Slip

Having a young child with special needs tends to slow a family down. It takes time and bravery to pick and choose appropriate activities that can actually be accomplished, as well as enjoyable. Between therapies, school, doctor appointments, processes and procedures – there just comes a time when it is almost critical to recreate as a family.

Recreational activities, you know – the real ones most families enjoy at their leisure, usually after breakfast lasting ’til before dinner. Likely culprits include sledding, skiing, biking, or simply taking a walk. For families like mine, recreation used to fall under “Too Complicated To Conceive”, especially when our eldest, the one diagnosed on the Autism Spectrum, was very young.

Our family sled has seen only 5 minutes of use. The Cross Country skis? Mothballed under the porch. Camping equipment, utilized for less than 24 hours. Multiple bikes have been sold at garage sales, never knowing the pavement after Christmas morning. The horse, tack and saddle were sold after an anaphylaxis reaction at the barn. Considering our track record, it is justifiably deflating.

Well, when our disability services caseworker suggested joining the local, new and nearby YMCA, let’s just say I tried not to laugh out loud for very long. It was a sincere appeal, passes provided with the hope of a little family fun. Okay, I surrendered, again.

For this, in the middle of winter, we tried to prepare. Anticipating every item necessary, for we were going to be swimming inside when it’s 20 below outside. Lugging in a preposterous amount of gear, we waddled ourselves to the pool area. THANKFULLY, a family dressing room provided an adequate battle ground to prepare for poolside war.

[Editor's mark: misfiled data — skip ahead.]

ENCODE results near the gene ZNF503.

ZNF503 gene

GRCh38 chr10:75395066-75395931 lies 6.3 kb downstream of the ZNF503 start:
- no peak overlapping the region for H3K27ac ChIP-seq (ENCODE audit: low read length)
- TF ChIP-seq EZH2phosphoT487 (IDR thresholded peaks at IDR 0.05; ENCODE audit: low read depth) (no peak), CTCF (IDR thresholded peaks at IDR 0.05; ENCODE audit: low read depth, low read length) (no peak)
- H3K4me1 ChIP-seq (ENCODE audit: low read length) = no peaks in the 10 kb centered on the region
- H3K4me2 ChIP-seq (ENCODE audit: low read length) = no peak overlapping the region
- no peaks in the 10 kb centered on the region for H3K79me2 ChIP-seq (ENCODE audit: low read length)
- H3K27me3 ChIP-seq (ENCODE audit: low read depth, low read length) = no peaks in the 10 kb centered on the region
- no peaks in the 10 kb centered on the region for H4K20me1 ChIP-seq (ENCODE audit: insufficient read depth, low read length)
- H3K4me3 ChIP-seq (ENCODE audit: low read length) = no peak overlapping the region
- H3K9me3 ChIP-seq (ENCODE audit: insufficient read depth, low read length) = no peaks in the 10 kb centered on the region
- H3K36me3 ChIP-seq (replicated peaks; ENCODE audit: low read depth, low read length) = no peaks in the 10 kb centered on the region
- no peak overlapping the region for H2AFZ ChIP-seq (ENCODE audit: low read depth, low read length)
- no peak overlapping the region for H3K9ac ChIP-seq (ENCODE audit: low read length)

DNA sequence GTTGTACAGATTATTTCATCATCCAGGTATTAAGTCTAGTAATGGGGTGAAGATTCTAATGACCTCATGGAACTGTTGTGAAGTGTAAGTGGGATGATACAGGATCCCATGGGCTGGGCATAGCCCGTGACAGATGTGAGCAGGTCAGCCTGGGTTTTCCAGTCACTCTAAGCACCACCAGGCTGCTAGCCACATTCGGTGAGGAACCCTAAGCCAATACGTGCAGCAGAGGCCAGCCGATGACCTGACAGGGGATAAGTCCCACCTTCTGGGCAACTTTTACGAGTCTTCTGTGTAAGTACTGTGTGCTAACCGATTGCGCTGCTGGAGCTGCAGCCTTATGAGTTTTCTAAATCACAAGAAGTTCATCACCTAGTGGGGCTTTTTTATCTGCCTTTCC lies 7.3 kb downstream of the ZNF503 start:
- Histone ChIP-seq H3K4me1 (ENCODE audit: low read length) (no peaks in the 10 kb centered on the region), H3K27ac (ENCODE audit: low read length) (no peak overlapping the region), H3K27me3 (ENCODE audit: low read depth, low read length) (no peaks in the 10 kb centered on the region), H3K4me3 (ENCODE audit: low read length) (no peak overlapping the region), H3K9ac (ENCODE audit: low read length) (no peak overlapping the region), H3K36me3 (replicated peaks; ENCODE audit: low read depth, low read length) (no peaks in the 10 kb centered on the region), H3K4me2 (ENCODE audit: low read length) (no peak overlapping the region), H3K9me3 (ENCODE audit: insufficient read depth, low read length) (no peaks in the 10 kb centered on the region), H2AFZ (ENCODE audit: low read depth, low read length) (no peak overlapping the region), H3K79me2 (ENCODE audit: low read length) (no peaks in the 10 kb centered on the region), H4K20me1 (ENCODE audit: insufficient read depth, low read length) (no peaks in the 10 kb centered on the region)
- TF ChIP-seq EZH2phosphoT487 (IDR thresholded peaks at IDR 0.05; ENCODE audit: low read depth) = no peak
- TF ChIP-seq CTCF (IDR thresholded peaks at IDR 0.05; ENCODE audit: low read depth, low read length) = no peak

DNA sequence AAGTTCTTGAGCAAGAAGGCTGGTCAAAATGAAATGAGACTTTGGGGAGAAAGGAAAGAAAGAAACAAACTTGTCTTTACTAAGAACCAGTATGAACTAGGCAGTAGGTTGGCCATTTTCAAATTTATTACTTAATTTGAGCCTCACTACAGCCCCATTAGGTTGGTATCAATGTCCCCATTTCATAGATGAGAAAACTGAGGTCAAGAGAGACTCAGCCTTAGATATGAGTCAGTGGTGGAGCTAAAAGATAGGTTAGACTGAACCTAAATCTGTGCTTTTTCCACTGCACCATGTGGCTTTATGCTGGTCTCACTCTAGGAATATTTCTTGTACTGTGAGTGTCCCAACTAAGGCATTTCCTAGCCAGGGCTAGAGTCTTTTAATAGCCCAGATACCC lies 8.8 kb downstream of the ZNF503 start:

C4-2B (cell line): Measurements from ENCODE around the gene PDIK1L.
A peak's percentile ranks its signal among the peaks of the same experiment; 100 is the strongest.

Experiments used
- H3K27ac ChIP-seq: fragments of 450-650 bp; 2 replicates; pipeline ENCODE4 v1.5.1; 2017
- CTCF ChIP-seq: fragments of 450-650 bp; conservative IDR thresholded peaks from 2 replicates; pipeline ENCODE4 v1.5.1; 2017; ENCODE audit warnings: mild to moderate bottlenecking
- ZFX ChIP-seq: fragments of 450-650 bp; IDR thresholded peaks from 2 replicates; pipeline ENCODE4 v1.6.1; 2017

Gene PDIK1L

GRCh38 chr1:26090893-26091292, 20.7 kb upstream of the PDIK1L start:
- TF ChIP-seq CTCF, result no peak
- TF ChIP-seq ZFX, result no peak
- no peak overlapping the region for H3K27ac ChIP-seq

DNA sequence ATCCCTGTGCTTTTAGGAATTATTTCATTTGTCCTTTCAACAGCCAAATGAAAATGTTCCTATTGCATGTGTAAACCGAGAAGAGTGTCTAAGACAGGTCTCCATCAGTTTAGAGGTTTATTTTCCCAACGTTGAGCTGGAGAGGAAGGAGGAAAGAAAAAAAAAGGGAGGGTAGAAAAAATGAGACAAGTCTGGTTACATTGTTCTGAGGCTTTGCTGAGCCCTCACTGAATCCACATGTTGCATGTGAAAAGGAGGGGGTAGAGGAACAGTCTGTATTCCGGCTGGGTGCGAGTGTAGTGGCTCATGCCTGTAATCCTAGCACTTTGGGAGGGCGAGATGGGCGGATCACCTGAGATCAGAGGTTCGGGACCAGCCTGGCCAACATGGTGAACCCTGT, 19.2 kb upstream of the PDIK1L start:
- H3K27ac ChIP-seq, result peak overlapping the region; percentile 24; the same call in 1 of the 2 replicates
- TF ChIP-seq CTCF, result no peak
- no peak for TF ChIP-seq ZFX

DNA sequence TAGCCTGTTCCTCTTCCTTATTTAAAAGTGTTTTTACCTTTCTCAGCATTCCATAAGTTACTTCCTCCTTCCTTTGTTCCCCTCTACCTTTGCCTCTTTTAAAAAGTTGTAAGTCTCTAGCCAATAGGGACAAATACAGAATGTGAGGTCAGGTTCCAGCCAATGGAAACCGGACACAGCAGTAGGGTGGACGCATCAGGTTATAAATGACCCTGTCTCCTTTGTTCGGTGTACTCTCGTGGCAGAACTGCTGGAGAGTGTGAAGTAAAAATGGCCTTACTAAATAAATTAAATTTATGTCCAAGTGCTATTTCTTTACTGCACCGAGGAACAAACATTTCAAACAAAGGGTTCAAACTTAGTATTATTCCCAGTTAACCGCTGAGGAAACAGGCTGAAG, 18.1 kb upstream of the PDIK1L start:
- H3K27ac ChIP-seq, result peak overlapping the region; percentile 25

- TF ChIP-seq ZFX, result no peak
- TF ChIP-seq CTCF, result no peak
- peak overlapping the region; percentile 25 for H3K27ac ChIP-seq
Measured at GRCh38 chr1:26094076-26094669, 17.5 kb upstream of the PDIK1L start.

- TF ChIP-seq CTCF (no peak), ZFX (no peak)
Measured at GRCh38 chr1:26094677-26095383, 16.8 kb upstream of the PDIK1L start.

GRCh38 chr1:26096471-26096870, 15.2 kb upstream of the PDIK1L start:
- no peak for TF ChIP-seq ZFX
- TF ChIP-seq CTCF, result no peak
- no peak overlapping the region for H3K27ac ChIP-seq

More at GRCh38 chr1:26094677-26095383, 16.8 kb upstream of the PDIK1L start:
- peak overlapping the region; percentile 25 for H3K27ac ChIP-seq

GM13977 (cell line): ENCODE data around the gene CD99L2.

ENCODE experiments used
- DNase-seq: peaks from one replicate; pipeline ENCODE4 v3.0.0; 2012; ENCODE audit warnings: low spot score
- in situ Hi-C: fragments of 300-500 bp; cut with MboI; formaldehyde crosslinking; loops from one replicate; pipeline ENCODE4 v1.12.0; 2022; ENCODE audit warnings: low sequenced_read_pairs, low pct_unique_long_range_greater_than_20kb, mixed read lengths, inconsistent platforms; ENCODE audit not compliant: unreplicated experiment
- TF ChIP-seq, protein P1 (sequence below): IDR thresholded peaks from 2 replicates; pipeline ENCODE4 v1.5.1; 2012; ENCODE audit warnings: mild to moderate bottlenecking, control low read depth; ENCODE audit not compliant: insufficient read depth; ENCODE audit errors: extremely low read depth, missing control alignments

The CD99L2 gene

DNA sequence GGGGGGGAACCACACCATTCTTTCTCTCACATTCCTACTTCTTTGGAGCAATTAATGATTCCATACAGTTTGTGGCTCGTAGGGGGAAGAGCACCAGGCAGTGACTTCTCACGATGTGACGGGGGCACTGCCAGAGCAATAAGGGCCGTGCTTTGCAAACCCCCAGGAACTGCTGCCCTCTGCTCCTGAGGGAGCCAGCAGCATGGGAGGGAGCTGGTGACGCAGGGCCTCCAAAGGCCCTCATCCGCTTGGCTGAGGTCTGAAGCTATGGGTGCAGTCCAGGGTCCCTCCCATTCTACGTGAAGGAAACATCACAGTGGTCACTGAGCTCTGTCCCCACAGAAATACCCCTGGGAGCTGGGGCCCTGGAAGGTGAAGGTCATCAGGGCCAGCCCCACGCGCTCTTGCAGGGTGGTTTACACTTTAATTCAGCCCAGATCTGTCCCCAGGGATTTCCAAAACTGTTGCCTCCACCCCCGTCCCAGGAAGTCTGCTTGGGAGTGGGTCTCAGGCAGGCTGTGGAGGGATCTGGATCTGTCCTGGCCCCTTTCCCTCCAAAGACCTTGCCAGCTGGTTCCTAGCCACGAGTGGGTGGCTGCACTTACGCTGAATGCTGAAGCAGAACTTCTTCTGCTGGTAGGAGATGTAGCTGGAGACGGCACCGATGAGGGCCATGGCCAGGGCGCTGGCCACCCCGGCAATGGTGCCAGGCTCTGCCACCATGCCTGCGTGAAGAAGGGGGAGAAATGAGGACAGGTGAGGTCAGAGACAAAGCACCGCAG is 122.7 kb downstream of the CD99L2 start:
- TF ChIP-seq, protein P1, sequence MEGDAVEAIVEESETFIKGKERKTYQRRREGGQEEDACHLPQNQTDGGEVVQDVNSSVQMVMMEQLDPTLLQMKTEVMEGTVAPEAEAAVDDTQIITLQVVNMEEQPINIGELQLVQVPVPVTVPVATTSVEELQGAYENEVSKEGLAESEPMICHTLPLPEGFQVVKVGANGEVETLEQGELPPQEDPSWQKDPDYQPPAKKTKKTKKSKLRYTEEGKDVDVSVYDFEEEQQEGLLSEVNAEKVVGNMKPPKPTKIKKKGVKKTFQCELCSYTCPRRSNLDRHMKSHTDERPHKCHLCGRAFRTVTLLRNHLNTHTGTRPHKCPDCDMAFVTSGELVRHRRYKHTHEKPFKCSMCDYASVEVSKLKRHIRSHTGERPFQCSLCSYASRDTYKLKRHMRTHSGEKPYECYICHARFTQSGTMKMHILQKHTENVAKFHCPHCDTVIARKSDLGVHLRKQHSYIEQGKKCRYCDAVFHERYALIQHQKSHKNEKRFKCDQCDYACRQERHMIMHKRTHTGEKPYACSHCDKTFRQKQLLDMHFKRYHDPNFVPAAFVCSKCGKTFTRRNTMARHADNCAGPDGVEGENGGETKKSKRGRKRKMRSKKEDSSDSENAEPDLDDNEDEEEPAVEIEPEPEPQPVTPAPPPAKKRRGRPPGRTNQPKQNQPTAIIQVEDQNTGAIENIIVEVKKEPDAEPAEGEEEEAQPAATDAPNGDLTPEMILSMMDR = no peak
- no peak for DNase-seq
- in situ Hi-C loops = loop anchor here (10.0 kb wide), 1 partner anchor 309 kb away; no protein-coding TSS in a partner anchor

WOW! Not just one pool, but two, complete with a spiral SLIDE! Maybe this won’t be too bad. I thought about getting comfortable ( actually – as comfortable as possible in a bathing suit, out in public, wearing the palest version of pale!). Husband took one child, I took the other and we split up. We figured we needed even odds if we were going to kill, blind or maim one or both of the children. I know, I know ~ but you’d be pessimistic too!

Hauling my eldest son to the top of the ladder, the plan was to jump in and go big. To the top! The top of the spiral water slide! My son on the spectrum was, well, suffice to say he was a little bit apprehensive. Me, I have a “dare-the-devil” gene in me, somewhere. Taking him down, like a wrestler, to sit on my lap was my only choice. There was no turning back to try going back down the stairs like a wussy.

Masking his terrorized screams with my screaming laughter at the sheer delight of going SOOOOO fast – we made it to the bottom! Awesome, we did it! I pulled him out of the water and was greeted with a big, watery smile! My son, he too loved it! “Let’s do it again!” we would say in unison!

After two many more trips down, even taking my youngest with us once (Dad at the bottom of the slide for potential damage control) we seemingly (and suddenly) hit our limit. While having more fun than is legal, we may have pushed the eldest a little too long. Exiting the pool, turning to the left, he lost his dinner in the lap pool.

There was no disguising it, he had done the unthinkable. “Will everyone please exit the lap pool immediately for maintenance.” was heard THREE TIMES over the intercom. The signs were placed by the walkway stating the two hour closure to shock the pool. Sullenly, we made our way back to the dressing room and ultimately home.

Poor kid, he was young, overwhelmed, over-stimulated, and unable to control his reaction. Worst parents in the world over here. Considering the trauma, we thought for sure it was going to be another wasted investment for an activity we couldn’t manage. But we were wrong. Excitedly, and not too late after, came the request to return to the pool. Well then, knowing our limits now, calculating the amount of time for proper digestion prior to arrival, we headed back to the scene of the crime. And executed several more trips down the slide, laughing like hyenas and cackling like fools. We, as a family of four, finally found recreation.

“Let’s GO!” ~ Wendy Frye

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Thrice

Why choose to go on and on and on when three little words will do?

Such as:

* I Thank You
* I Trust You
* I Believe You
* I Understand You
* I Forgive You
* Please Forgive Me
* I Am Sorry
* You Are Right
* I Am Wrong
* Let Me Help
* Count On Me
* Go For It
* Good For You
* You Did It
* Proud of You
* I Love You
* Pray For Me
* God Bless You